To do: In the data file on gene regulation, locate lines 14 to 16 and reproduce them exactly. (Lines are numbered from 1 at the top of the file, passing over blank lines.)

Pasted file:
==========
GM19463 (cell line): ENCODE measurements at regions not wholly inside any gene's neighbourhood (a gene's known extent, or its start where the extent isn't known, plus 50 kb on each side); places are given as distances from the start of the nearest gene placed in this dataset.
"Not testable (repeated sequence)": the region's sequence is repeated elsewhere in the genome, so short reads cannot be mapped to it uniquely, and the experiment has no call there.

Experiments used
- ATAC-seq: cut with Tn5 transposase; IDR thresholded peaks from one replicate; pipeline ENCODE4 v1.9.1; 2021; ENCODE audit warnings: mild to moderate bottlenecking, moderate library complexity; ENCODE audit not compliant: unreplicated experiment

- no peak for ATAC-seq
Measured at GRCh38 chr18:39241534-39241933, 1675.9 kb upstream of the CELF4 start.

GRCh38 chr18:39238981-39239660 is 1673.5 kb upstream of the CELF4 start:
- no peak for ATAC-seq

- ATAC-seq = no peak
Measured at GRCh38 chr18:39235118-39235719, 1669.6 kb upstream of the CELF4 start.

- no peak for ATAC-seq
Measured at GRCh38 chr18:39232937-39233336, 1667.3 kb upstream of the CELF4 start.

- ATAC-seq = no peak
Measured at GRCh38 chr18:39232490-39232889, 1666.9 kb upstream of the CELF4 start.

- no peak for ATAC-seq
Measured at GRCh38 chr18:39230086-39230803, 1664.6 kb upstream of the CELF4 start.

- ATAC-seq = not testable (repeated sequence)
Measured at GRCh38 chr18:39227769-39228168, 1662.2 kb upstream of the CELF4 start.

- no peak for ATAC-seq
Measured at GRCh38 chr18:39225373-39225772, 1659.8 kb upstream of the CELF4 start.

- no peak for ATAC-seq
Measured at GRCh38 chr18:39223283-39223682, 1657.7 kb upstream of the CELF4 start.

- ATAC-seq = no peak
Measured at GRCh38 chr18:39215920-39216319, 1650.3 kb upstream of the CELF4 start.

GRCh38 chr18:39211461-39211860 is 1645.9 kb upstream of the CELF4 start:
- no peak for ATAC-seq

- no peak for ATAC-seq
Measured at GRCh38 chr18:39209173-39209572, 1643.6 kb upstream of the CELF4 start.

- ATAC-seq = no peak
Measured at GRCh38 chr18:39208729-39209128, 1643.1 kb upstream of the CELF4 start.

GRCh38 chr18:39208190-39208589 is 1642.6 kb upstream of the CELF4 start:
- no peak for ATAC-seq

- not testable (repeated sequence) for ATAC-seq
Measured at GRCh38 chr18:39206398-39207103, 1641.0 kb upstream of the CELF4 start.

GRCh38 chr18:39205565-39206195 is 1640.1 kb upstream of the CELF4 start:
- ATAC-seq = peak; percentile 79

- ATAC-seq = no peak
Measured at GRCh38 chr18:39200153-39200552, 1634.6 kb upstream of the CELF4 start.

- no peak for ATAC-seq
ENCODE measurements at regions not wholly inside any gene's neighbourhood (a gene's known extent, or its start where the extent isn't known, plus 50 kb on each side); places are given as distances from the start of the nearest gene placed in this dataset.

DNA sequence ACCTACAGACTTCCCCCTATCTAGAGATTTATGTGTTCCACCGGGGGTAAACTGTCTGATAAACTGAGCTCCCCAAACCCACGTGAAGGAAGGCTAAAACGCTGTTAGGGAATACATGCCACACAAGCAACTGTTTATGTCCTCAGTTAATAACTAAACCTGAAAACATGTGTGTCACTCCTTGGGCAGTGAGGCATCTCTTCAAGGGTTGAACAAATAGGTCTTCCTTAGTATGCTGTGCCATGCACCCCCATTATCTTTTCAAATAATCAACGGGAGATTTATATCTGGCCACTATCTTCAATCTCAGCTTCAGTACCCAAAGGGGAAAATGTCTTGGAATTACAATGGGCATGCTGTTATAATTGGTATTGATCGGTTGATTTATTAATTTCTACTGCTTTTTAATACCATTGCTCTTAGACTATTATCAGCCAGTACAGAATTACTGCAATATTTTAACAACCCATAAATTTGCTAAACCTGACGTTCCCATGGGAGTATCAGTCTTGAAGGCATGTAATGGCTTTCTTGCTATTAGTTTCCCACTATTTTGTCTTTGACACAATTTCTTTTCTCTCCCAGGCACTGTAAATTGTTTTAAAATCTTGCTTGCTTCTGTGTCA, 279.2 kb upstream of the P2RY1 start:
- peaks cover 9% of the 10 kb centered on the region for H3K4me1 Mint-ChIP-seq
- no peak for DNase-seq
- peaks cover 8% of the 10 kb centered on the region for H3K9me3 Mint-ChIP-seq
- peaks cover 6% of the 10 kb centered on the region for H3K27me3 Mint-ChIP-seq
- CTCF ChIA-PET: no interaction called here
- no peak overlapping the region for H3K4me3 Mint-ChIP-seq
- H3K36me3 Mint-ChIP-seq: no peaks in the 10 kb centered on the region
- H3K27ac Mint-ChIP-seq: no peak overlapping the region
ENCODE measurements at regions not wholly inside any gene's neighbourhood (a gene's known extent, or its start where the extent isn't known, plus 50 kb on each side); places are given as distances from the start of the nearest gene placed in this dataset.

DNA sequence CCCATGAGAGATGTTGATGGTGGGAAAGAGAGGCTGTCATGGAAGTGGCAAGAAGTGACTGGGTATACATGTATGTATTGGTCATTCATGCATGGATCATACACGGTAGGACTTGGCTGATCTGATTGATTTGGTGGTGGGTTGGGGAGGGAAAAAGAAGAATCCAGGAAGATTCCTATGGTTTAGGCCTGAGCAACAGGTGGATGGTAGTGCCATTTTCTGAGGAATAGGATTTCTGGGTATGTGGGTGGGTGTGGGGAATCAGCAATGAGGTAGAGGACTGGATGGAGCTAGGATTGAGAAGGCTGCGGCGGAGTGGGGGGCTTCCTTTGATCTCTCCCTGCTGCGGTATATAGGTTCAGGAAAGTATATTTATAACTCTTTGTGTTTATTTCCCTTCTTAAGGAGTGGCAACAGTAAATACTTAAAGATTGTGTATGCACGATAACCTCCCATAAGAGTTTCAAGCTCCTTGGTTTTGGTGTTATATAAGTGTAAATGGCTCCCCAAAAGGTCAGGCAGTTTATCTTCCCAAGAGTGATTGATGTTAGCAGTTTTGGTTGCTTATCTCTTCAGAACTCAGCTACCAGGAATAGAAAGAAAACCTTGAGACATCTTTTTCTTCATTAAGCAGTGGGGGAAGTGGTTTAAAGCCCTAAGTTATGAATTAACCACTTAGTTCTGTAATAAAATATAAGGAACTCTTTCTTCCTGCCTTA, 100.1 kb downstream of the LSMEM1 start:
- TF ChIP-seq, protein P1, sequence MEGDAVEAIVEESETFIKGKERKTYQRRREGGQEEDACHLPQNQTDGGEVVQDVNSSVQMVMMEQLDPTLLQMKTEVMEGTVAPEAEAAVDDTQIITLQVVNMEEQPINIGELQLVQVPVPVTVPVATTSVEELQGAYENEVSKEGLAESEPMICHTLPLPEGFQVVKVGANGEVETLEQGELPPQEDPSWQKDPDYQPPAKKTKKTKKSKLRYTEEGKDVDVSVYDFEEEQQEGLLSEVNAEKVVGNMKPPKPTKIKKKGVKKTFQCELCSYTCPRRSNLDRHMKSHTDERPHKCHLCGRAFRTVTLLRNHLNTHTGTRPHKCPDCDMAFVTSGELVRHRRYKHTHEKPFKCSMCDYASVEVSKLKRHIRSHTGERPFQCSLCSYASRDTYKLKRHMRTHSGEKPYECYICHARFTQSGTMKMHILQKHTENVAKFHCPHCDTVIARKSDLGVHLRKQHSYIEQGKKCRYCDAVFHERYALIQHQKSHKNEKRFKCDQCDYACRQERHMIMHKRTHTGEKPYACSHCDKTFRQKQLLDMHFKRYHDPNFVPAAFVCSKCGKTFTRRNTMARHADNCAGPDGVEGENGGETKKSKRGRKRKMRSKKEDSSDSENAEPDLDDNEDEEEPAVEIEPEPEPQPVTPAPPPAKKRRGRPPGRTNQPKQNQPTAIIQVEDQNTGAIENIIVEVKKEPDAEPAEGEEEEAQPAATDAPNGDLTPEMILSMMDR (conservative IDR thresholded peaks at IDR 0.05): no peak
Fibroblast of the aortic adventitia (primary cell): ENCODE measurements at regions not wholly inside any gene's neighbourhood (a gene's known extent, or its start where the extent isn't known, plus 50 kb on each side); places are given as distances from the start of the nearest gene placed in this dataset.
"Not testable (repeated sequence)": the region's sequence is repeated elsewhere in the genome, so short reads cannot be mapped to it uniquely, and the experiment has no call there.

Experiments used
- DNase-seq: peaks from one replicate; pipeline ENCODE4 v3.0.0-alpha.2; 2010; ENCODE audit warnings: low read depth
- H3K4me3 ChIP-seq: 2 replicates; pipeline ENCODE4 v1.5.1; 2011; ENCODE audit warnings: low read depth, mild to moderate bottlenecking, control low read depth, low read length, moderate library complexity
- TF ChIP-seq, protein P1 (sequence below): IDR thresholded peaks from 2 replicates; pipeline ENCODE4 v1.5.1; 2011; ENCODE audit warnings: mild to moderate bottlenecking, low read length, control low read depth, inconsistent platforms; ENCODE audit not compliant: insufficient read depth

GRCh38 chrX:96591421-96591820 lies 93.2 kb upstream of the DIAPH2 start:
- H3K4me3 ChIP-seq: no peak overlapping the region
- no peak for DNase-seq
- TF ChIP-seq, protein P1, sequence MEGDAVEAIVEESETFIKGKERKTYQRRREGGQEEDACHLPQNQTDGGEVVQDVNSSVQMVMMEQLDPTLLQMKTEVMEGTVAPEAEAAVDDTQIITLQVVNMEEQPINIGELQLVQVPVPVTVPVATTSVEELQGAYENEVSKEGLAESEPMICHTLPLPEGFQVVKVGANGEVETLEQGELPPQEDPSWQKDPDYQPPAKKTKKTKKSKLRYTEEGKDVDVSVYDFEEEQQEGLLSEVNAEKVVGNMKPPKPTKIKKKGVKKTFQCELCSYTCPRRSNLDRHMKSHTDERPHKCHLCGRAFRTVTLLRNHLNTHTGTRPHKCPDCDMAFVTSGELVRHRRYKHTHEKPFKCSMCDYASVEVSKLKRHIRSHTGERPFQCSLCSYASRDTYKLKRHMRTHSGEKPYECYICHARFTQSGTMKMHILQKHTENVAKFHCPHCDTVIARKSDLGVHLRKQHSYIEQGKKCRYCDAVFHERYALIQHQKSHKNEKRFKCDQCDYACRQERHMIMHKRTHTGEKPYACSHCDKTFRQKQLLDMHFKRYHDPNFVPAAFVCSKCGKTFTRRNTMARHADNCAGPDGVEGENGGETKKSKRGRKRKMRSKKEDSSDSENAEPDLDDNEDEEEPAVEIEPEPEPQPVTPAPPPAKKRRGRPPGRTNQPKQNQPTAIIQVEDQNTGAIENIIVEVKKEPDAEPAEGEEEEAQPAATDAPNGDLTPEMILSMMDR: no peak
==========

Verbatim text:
Measured at GRCh38 chr18:39232490-39232889, 1666.9 kb upstream of the CELF4 start.

- no peak for ATAC-seq
Measured at GRCh38 chr18:39230086-39230803, 1664.6 kb upstream of the CELF4 start.